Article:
What audio format is that YouTube vid outputting? I might try it in Virtual 7.1 or 5.1 on my Soundblaster card if it's ouputting that format? Or has the surround been baked into the 2-channel of that youtube vid? I just don't know what sound format that youtube vid is outputting - that's my question?

EDIT: is it outputting 5.1?

EDIT #2: after googling it, it seems that Youtube vids are only 2 channel, whereas Youtube TV can be 5.1. But that's a Youtube vid you're linking so it can't be anything more than 2 channel right?
 
Last edited:

sarumbear

Master Contributor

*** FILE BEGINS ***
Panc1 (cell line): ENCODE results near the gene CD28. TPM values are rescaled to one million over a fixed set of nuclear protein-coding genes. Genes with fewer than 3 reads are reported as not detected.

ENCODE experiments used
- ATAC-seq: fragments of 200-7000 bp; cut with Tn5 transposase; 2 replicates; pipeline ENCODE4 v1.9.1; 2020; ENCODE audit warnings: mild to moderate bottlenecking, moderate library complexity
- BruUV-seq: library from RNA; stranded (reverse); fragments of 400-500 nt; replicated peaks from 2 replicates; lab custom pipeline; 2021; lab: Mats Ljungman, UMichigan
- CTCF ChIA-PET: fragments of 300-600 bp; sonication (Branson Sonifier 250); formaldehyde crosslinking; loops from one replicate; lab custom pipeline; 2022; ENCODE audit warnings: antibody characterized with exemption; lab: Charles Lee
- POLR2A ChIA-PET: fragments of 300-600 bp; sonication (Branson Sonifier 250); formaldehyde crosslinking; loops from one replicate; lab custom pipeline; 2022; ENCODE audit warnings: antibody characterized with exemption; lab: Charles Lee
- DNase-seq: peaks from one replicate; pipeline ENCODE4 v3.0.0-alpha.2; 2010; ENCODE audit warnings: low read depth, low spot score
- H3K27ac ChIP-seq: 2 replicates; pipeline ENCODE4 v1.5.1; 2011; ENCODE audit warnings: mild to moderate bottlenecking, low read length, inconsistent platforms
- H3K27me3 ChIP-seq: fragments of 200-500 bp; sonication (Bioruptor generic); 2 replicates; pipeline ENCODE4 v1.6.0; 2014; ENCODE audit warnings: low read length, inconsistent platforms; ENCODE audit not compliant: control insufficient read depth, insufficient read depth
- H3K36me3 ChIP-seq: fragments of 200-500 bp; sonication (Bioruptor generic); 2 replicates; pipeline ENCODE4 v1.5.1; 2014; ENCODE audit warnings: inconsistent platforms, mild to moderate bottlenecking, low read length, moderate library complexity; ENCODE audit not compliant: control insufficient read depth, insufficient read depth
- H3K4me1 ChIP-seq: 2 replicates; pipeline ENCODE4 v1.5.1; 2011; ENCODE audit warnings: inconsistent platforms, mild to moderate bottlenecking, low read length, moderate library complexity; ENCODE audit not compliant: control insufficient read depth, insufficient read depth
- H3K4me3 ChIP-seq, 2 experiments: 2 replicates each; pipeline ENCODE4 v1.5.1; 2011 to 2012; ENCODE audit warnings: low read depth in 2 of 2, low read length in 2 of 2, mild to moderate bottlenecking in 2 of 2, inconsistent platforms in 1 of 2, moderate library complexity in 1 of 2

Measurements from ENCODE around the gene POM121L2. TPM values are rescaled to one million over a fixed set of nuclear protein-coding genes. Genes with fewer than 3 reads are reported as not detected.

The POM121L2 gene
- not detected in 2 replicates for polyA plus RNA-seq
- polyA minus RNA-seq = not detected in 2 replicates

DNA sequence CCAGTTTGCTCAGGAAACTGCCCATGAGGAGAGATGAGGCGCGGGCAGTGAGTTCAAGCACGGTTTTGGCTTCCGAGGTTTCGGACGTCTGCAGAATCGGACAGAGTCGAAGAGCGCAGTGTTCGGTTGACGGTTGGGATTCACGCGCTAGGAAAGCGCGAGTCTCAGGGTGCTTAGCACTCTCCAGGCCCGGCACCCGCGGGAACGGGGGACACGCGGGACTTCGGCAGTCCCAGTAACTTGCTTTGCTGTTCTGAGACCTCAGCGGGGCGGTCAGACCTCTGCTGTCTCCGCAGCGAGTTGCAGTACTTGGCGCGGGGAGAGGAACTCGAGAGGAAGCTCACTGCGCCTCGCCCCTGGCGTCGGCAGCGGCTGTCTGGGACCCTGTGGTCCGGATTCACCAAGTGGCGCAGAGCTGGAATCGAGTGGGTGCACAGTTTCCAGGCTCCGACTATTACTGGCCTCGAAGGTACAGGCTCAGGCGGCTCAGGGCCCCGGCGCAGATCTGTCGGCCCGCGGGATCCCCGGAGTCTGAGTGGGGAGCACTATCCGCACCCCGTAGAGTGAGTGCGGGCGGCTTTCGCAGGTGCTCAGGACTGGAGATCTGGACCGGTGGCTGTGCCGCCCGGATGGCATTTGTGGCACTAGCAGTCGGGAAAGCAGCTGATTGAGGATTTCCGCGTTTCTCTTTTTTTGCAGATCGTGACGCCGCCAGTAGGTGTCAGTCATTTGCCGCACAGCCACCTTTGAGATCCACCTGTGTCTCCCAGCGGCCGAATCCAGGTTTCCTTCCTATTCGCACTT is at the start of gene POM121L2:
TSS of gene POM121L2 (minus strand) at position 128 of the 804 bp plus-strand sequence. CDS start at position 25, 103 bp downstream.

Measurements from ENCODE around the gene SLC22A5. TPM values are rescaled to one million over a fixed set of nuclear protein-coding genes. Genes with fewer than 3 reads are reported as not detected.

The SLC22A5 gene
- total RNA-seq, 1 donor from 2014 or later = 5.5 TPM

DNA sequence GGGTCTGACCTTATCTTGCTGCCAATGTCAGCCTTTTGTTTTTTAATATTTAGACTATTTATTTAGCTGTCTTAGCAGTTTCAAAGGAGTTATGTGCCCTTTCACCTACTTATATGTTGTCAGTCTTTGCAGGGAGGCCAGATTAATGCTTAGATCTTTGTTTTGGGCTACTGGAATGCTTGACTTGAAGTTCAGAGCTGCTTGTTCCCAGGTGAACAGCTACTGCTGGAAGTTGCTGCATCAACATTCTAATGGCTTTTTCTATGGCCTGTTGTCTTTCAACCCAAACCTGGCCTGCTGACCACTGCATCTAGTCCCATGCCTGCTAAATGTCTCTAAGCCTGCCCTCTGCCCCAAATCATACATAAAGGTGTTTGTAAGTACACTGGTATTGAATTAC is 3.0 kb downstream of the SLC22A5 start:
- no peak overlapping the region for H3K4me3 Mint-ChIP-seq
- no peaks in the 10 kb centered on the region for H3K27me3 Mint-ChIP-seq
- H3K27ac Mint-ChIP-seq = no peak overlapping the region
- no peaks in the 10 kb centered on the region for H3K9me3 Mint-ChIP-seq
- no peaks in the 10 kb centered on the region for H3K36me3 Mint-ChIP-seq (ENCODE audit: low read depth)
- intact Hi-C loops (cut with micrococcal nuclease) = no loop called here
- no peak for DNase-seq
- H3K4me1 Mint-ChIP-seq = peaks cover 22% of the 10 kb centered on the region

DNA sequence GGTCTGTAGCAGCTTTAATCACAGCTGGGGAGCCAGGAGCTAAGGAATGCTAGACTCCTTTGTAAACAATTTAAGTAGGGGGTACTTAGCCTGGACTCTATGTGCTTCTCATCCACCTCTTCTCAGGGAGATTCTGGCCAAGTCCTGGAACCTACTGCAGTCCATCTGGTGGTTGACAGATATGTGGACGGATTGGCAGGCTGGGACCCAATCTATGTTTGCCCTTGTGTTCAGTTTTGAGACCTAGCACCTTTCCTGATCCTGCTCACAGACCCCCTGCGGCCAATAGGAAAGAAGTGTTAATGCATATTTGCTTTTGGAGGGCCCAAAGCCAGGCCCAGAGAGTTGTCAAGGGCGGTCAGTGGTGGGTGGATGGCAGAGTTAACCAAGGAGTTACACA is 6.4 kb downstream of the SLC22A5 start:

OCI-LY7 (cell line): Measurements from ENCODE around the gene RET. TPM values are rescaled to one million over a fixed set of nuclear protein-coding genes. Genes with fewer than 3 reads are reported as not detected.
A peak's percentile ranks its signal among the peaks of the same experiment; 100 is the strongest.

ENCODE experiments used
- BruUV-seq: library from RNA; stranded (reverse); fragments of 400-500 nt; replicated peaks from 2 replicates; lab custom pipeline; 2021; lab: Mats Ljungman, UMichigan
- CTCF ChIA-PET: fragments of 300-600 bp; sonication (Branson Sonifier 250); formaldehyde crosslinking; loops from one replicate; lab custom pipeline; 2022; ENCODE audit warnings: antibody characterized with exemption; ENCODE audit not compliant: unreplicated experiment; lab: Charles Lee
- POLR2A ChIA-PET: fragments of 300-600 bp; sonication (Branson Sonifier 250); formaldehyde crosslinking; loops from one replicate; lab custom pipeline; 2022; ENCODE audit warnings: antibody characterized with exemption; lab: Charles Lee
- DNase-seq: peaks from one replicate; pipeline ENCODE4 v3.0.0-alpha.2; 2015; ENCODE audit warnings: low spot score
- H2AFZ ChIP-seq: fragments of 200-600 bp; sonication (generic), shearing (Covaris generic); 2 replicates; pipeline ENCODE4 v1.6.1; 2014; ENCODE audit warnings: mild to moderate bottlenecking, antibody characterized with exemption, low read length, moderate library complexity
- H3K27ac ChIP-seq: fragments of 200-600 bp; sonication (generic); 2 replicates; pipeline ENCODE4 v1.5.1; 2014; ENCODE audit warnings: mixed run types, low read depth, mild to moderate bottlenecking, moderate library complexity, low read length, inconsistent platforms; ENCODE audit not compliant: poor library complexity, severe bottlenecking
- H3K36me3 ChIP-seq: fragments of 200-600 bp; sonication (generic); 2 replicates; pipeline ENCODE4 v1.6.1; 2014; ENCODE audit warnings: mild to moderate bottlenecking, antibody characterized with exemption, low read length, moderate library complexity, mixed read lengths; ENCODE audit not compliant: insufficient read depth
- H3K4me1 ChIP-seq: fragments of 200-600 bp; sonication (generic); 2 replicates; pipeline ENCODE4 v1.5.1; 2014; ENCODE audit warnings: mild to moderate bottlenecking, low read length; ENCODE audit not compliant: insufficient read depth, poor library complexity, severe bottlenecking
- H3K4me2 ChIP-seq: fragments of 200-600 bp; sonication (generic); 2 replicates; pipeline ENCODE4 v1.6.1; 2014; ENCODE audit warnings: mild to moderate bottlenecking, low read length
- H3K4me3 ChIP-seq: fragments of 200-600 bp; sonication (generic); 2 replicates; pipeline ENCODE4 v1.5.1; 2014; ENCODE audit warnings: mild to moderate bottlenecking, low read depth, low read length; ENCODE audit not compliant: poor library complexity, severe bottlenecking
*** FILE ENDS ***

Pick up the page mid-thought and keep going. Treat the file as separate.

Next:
Forum Donor
Joined
Aug 15, 2020
Messages
5,916
Likes
5,338
You think recording tech hasn't advanced since 1959? That Belefonte recording is not great. The vocal is the only thing that has any detail and its distorted and sibilant in places.

From 1994.


Hear a difference?
I respect disagree nor I can comment on compressed to the hilt YouTube quality.
 

dfuller

Major Contributor
Joined
Apr 26, 2020
Messages
2,440
Likes
3,514
There were no mastering during the 60s.
Um, sure there was. It was just called something else, it was the cutting engineer. Still a QC job primarily.
 

Cbdb2

Addicted to Fun and Learning
Joined
Sep 8, 2019
Messages
846
Likes
783
Location
Vancouver
I respect disagree nor I can comment on compressed to the hilt YouTube quality.
You can't tell the difference? Even off of youtube its a night and day difference. Do you also think the apex of television and automobile tech was in the 50s? So recording tech is the only thing that hasn't advanced?